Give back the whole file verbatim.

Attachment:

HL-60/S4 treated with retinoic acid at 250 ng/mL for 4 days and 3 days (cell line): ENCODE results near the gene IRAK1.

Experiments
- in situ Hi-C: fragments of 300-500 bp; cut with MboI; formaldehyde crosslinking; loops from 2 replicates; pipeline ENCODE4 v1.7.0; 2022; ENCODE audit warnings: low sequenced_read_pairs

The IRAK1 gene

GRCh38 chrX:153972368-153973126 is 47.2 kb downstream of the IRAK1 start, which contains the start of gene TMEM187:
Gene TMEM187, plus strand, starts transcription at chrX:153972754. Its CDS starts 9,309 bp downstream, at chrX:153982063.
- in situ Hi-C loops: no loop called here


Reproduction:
HL-60/S4 treated with retinoic acid at 250 ng/mL for 4 days and 3 days (cell line): ENCODE results near the gene IRAK1.

Experiments
- in situ Hi-C: fragments of 300-500 bp; cut with MboI; formaldehyde crosslinking; loops from 2 replicates; pipeline ENCODE4 v1.7.0; 2022; ENCODE audit warnings: low sequenced_read_pairs

The IRAK1 gene

GRCh38 chrX:153972368-153973126 is 47.2 kb downstream of the IRAK1 start, which contains the start of gene TMEM187:
Gene TMEM187, plus strand, starts transcription at chrX:153972754. Its CDS starts 9,309 bp downstream, at chrX:153982063.
- in situ Hi-C loops: no loop called here